2. They are named after their amplifiers
  3. Their stage set is made out of amplifiers
  4. Most of their songs are at around 5-10 beats per minute (for reference, trance music is around 125)
  5. They have collaborated with a ridiculous chunk of the global avante-garde noise/metal scene

So you have a bunch of guys playing a note for 10 seconds and listening to feedback. What’s the big deal? Firstly, those notes sound incredible. The amps were arranged in a semicircle and interact with the guitar, each other, the PA and the shape of the venue. The low-frequency vibrations are so powerful that I spent probably the first 10-20 minutes of their set discovering the resonant frequencies of different parts of my body. Secondly, the atmosphere was effective. The venue was flooded with so much smoke that it was impossible to clearly see much of the stage. The musicians, cowled in huge robes, drifted in and out of view, of existence, while a few rays of light poked between those massive speaker stacks. Essentially, they played a very extended version of one track, Aghartha. I think it lasted around 90 minutes, but it became difficult to keep track of time. At the end, the sound was gone. There was silence, then applause, then it was quiet again. An encore was not even a relevant concept to what we had experienced.

7/09/12 Between The Buried And Me

BTBAM made a great sound, but I found it difficult to really engage with the songs. I couldn’t feel strong structures or themes to jump onto. I suspect this is largely due to lack of familiarity with the music, and I’m trying to rectify that. Progressive music does generally reward repeated listening. The show was simple but accomplished and the audience received it pretty well. Opening act the Safety Fire won some early enthusiasm from a thin crowd with good use of time signatures and samples. They deserve credit for also having an attractive stage layout and easily the best T-shirt designs. It did seem however that most of us were there for Periphery, the main support act. Periphery showed great chemistry with each other and with their audience, and rattled through a good mix of songs from their debut and follow-up. However, there were several issues: their drummer had been injured and a stand-in was playing (very ably I might add). The set was relatively short and they were unable to play an encore despite united and extended crowd demands. The vocalist was not on top form, possibly due to illness, and struggled a little on their signature high clean vocals. It’s a shame that on an occasion where so many people had come to see Periphery, we didn’t really get them.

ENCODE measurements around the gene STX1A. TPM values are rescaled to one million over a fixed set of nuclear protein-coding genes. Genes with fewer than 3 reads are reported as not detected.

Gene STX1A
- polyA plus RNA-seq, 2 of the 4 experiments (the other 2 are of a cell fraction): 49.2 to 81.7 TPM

9/11/12 Funeral for a Friend

Funeral for a Friend are easily the biggest band to play in Bath in some time, and I felt somewhat obliged to support this. The gig was intended as a warm-up for their tour, and unfortunately it showed. The young audience was refreshing if a little alarming (“I’m too young to feel old at a gig!”) and I was taking care not to flatten small teenage girls when the moshing broke out. They seemed taken with the band but were probably a less-than-critical audience – these songs of teenage romance in a hardcore style always appeared a little insincere, and it’s hard to suspend disbelief as the age gap widens. The band need to act like moody teenagers to pull this off; as it is I’m not really sure what they were going for. The music isn’t sophisticated enough to speak for itself, and we need a show. Enter Crossfaith, the main support act. Fusing metal with electronic dance music isn’t exactly a new thing, but it certainly is a crowd-pleaser, and their dubstep screeches were suitably topical. More important was the band’s energy – they sprinted onto the stage and simply demanded that the crowd come forwards and start jumping with enough conviction that we were easily engaged. The best mosh pit of the night broke out spontaneously in their cover of Prodigy’s Omen. They even had the charisma to get away with a drum solo. I wouldn’t buy the record (ultimately the songs were nothing special) but I’d happily see them again.


The best overall gig was Explosions in the Sky, in terms of sustained interest and quality. It’s a close call with Rammstein, though. I like it when I leave a gig with a different perspective on the music; Sunn O))) left me with a different perspective on all music! I would like to catch Periphery at their own show, they’re clearly a great band and can definitely sustain a longer set. If I could command a performance from any band this year it would be Behold The Arctopus; sadly, the prospects aren’t great for a European tour. To a bold new year of loud music!